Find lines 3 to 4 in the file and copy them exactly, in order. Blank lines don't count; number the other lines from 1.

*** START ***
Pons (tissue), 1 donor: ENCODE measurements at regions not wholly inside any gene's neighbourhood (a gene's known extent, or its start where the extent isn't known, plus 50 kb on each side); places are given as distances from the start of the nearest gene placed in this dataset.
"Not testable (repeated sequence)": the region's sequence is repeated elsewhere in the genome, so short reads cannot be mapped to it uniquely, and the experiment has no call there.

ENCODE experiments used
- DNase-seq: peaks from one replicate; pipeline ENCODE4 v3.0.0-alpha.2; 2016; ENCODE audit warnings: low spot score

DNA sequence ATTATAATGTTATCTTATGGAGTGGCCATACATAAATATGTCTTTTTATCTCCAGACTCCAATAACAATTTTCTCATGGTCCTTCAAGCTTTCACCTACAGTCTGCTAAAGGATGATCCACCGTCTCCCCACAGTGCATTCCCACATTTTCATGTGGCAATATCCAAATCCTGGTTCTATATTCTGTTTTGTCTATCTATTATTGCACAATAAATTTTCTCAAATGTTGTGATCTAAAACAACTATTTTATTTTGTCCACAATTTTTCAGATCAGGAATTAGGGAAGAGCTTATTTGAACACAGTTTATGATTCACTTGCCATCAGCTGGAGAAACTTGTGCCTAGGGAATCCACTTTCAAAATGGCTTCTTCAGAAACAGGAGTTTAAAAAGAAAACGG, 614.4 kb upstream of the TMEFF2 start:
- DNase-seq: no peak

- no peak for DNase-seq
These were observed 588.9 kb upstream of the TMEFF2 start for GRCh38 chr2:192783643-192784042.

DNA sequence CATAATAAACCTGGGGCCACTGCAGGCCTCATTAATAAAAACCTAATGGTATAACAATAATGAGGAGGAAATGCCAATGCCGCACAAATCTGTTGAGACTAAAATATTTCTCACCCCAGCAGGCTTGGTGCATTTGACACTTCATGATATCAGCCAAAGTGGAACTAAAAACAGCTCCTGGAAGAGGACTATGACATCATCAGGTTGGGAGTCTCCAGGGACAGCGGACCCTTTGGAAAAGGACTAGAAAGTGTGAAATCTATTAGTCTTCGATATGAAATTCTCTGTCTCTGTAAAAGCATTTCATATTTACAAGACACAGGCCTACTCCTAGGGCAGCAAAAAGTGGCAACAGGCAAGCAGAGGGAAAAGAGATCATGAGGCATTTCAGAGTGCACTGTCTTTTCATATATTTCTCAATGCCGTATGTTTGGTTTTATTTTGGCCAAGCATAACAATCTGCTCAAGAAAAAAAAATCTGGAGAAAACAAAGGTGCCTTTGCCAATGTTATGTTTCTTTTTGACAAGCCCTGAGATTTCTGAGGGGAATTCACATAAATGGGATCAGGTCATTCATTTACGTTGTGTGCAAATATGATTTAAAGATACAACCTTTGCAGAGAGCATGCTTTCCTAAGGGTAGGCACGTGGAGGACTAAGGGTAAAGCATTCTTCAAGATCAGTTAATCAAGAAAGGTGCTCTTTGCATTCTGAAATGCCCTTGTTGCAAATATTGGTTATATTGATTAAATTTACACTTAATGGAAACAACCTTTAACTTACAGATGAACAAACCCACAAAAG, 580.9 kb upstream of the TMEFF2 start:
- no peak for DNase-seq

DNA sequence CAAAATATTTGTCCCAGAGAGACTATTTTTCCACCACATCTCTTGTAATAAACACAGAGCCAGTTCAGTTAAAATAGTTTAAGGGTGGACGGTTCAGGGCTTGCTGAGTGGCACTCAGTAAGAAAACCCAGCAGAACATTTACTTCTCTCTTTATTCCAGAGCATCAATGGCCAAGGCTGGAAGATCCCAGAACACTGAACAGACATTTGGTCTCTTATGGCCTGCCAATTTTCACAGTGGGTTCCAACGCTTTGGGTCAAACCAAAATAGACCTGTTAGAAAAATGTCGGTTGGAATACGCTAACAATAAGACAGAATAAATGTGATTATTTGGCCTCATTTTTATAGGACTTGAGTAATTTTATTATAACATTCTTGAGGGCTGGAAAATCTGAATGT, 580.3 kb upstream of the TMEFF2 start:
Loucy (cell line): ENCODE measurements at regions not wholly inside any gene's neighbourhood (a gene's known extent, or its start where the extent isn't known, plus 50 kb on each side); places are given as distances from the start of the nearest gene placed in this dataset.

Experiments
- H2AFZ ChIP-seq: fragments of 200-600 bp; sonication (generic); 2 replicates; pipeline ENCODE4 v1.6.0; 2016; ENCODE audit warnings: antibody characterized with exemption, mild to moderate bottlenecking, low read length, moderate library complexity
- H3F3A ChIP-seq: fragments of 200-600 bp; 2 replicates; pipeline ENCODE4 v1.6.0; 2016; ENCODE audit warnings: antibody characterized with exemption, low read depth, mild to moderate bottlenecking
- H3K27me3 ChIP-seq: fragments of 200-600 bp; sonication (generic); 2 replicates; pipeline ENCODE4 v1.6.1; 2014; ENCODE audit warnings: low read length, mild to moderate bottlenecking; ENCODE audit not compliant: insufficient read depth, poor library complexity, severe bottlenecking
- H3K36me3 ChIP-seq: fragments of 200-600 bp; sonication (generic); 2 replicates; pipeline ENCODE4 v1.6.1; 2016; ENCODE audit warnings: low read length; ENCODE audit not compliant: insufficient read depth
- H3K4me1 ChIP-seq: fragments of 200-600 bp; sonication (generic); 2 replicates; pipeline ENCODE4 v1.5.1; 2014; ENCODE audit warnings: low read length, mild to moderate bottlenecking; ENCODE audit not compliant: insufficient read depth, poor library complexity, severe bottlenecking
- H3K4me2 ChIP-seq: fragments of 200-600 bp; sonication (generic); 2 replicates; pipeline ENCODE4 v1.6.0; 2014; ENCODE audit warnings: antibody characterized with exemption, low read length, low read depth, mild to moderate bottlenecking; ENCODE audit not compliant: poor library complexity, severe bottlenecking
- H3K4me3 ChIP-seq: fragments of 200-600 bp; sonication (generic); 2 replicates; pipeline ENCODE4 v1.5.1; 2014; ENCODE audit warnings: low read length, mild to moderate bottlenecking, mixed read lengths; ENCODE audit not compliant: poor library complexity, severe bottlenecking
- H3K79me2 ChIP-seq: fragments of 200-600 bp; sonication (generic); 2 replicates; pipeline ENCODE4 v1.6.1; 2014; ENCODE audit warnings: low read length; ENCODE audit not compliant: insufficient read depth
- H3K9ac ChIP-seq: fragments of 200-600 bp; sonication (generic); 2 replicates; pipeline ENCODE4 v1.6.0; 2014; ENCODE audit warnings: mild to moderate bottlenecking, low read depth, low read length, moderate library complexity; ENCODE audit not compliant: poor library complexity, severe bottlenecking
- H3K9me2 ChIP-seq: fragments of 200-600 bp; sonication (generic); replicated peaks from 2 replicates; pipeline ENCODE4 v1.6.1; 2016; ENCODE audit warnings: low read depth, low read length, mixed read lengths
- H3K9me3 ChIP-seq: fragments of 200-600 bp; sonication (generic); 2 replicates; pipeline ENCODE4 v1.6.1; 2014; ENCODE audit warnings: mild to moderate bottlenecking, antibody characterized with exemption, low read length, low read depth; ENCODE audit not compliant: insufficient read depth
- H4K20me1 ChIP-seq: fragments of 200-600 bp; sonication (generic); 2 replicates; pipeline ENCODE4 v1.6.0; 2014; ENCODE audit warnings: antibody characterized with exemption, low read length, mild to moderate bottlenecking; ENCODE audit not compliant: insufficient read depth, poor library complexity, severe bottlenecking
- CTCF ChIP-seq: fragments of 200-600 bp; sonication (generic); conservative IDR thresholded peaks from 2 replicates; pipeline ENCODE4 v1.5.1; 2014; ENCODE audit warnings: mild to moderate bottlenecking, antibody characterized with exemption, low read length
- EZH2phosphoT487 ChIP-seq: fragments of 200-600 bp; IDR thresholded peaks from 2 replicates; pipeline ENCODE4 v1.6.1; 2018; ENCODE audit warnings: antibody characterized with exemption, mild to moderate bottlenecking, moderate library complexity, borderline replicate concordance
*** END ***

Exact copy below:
ENCODE experiments used
- DNase-seq: peaks from one replicate; pipeline ENCODE4 v3.0.0-alpha.2; 2016; ENCODE audit warnings: low spot score